So yes, in 5 days time I shall be starting my new sober journey and saying goodbye to booze. I wish I could have been a sensible drinker but I cannot so that’s that. Once my start date arrives I need to start looking forward to all the benefits of being sober and once I experience some of those benefits (and I know there will be many having given up for three months earlier this year) I can give up on the grieving for my troublesome friend.
This period running up to giving up is proving invaluable to me. I have learned a lot about myself, my drinking habits, my reasons for wanting to quit. The blog is really helping to organise my thoughts and I am sure is going to be a great motivation in staying sober. Big changes like giving up the booze are notoriously difficult so knowing why I have to make the change is a very important part of the process. Knowing that others have been successful is also motivational and I thank all those that have shared their stories. Your stories help strugglers like me face up to reality and hopefully make the changes.
I sure hope you can do this Jim. Here’s a little tidbit I picked up at A.A. along the road…”Any drunk can stay sober for a year”. So while going 3 months may seem fairly easy because you’ve already done that, when you’re committed to long term sobriety, it’s a completely different mentality and ball-game. You’re putting something to death. Something that doesn’t want to die and will put up a fight. It let you go the three months because you had a deal with it. To put it into the coffin this time and start throwing the dirt on it may be an experience you have yet to imagine. Lot’s have done it successfully though — that’s the good news and hope for us. I’m looking forward to see how things go for you, and we’ll all be here to support you. Rock on brother, rock on. We’re rooting for ya. 👍
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Well said Nelson and I know I got through three months knowing there was a drink at the end of it. Having said that it got easier as time went on but I essentially lived like a hermit. This time I’m saying to my self give it a year. That way I’m not saying forever (even though that’s my intention) hoping that having achieved a year I’ll want to stick with it. Funny things our minds!
Eventually you’ll likely see sobriety as a strength, not a failure. I know that I am stronger than most people because of what I’ve done and continue to do.
That’s definitely the way to see it. Already I’m looking forward to some of the positive impacts on my body of being sober , but not looking forward to showing discipline and resolve- but I like a challenge. Thanks for your support👍🏻
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I did 3 months last year Jim and then thought I’d give moderation a go – quickly got back to my old ways but I learnt a lot that helped this time around. Firstly I didn’t go it alone – I did an online course (Kate Bee sober school) and read loads of books that challenged my view of alcohol and what it does for me as well as starting blogging. From reading your posts it sounds like the biggest challenge for you as it was for me is ‘I can’t have fun or relax without a drink’. I honestly don’t want to drink now but am having to learn how to have fun sober. When I really examined my social life I realised alcohol was taking more than it was giving in recent years, maybe always had – good luck! We’re all rooting for you!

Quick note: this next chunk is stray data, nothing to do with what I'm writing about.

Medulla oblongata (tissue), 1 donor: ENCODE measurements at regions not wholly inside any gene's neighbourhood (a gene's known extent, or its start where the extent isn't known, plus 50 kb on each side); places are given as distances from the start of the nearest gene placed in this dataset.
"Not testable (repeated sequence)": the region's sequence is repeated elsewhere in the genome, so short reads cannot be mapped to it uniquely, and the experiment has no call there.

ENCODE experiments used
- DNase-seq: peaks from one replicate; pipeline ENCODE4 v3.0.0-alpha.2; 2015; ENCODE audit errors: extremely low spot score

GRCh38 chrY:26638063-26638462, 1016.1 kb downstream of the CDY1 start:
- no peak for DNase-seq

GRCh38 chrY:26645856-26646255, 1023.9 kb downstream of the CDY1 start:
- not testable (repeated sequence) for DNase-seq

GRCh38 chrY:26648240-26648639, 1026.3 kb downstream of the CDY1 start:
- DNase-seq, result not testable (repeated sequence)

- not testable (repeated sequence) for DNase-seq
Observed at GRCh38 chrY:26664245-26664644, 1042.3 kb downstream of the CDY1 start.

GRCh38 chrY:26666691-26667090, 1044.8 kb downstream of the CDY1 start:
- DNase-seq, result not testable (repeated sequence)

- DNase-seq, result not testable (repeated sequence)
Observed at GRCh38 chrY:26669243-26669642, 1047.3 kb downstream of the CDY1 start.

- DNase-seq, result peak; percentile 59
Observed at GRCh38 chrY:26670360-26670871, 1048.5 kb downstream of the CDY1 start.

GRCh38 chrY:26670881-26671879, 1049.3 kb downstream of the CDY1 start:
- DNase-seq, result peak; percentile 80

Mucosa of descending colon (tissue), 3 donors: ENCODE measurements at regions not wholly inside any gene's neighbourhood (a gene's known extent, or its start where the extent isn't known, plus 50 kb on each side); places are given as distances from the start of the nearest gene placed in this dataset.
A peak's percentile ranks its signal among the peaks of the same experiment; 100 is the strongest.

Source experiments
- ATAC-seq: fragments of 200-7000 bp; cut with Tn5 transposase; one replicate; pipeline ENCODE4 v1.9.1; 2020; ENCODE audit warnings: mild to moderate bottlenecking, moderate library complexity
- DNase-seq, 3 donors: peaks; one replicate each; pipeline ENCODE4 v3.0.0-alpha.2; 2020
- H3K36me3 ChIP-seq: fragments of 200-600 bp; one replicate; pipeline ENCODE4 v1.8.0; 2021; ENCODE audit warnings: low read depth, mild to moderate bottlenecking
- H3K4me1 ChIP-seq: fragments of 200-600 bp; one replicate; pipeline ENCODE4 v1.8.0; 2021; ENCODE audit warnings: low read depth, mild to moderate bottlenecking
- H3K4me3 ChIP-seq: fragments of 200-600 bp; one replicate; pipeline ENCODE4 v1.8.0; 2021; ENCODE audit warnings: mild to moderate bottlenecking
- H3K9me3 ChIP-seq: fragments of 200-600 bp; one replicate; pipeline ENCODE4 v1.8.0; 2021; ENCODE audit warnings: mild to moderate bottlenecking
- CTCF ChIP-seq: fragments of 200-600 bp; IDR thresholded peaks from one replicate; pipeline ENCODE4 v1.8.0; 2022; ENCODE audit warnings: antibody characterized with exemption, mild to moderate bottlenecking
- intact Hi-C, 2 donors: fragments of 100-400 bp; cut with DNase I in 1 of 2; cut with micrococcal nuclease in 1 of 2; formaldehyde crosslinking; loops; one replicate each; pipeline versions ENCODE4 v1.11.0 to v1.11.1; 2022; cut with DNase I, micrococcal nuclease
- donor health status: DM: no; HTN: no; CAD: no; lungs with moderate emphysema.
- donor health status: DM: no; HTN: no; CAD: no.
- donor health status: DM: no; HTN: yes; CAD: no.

I was exactly the same – tried 3 months eraly this year- felt great but went back to drinking as it was only meant to be a 3 month cleansing. Trouble is I started drinking more than before. I’m clearly not one for moderation. Like you I have read, studied and indeed worked with alcoholics. all valuable insights and consolidating my view that sobriety was the way forward for me. In truth I think this day has been coming for a few years now. Luckily when I stopped for three months I went out with a group on a difficult anniversary. Normally we all usually had a good time, drank excessively then start crying about our mutual loss. This time I didn’t drink, was dreading it but had a great evening. I think it helped that we were not just sitting in a bar but went to see a Bruce (I adore that man) Springsteen tribute band , so I danced and sang along, amazing myself that I was having fun sober. The icing on the cake was seeing a young guy at the gig completely drunk and making a fool of himself. Just a smidging of superiority and judgement crept in on me and I felt fortunate that I was not drinking.
Hey Jim, today is the first day of the rest of your life!! Prayers are with you today :).
Ah that’s sweet of you. Yes 12 hours so far but who’s counting😀. I appreciate your support. Thanks 👍
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Hey Jim thanks for your blog. Our drinking patterns have many similarities, and we’re on the same path just about one year apart. I am curious to keep reading as I start my roughly 9 months alcohol free experiment…. I want to get to a point where I really don’t miss it, don’t think about it so much.